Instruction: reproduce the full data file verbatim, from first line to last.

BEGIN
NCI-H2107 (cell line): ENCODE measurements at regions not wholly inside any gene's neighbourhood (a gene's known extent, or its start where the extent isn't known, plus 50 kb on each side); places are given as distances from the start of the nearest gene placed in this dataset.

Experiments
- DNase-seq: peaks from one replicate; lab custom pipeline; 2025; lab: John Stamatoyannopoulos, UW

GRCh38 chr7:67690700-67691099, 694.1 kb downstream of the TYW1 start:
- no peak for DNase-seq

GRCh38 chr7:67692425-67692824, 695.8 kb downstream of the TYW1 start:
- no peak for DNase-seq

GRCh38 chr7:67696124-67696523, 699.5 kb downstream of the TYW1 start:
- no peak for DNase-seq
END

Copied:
NCI-H2107 (cell line): ENCODE measurements at regions not wholly inside any gene's neighbourhood (a gene's known extent, or its start where the extent isn't known, plus 50 kb on each side); places are given as distances from the start of the nearest gene placed in this dataset.

Experiments
- DNase-seq: peaks from one replicate; lab custom pipeline; 2025; lab: John Stamatoyannopoulos, UW

GRCh38 chr7:67690700-67691099, 694.1 kb downstream of the TYW1 start:
- no peak for DNase-seq

GRCh38 chr7:67692425-67692824, 695.8 kb downstream of the TYW1 start:
- no peak for DNase-seq

GRCh38 chr7:67696124-67696523, 699.5 kb downstream of the TYW1 start:
- no peak for DNase-seq